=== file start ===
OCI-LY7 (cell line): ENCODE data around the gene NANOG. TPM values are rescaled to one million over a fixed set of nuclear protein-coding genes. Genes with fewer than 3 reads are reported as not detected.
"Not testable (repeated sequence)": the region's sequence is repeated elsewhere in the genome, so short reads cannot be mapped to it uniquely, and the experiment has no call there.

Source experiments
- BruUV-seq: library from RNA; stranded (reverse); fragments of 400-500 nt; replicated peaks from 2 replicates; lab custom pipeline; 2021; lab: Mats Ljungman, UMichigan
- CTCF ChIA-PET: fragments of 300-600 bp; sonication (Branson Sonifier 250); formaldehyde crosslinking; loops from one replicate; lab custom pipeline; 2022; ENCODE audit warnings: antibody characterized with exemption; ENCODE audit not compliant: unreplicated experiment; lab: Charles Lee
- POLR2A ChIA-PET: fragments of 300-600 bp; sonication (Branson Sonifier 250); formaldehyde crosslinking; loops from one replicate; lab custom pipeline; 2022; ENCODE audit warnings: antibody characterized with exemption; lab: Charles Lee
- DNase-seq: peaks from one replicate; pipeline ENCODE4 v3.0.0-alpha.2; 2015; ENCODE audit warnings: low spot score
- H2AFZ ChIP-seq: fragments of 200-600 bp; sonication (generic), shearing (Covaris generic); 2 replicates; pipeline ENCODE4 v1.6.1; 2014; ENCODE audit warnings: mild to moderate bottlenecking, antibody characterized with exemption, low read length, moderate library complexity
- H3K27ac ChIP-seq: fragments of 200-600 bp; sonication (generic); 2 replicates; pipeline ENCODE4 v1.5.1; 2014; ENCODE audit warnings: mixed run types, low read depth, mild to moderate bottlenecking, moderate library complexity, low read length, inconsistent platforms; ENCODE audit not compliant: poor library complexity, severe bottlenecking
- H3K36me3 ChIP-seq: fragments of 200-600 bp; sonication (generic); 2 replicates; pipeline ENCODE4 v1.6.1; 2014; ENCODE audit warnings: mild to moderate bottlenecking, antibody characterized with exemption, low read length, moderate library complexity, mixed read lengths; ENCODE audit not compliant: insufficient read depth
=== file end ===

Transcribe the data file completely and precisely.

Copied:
OCI-LY7 (cell line): ENCODE data around the gene NANOG. TPM values are rescaled to one million over a fixed set of nuclear protein-coding genes. Genes with fewer than 3 reads are reported as not detected.
"Not testable (repeated sequence)": the region's sequence is repeated elsewhere in the genome, so short reads cannot be mapped to it uniquely, and the experiment has no call there.

Source experiments
- BruUV-seq: library from RNA; stranded (reverse); fragments of 400-500 nt; replicated peaks from 2 replicates; lab custom pipeline; 2021; lab: Mats Ljungman, UMichigan
- CTCF ChIA-PET: fragments of 300-600 bp; sonication (Branson Sonifier 250); formaldehyde crosslinking; loops from one replicate; lab custom pipeline; 2022; ENCODE audit warnings: antibody characterized with exemption; ENCODE audit not compliant: unreplicated experiment; lab: Charles Lee
- POLR2A ChIA-PET: fragments of 300-600 bp; sonication (Branson Sonifier 250); formaldehyde crosslinking; loops from one replicate; lab custom pipeline; 2022; ENCODE audit warnings: antibody characterized with exemption; lab: Charles Lee
- DNase-seq: peaks from one replicate; pipeline ENCODE4 v3.0.0-alpha.2; 2015; ENCODE audit warnings: low spot score
- H2AFZ ChIP-seq: fragments of 200-600 bp; sonication (generic), shearing (Covaris generic); 2 replicates; pipeline ENCODE4 v1.6.1; 2014; ENCODE audit warnings: mild to moderate bottlenecking, antibody characterized with exemption, low read length, moderate library complexity
- H3K27ac ChIP-seq: fragments of 200-600 bp; sonication (generic); 2 replicates; pipeline ENCODE4 v1.5.1; 2014; ENCODE audit warnings: mixed run types, low read depth, mild to moderate bottlenecking, moderate library complexity, low read length, inconsistent platforms; ENCODE audit not compliant: poor library complexity, severe bottlenecking
- H3K36me3 ChIP-seq: fragments of 200-600 bp; sonication (generic); 2 replicates; pipeline ENCODE4 v1.6.1; 2014; ENCODE audit warnings: mild to moderate bottlenecking, antibody characterized with exemption, low read length, moderate library complexity, mixed read lengths; ENCODE audit not compliant: insufficient read depth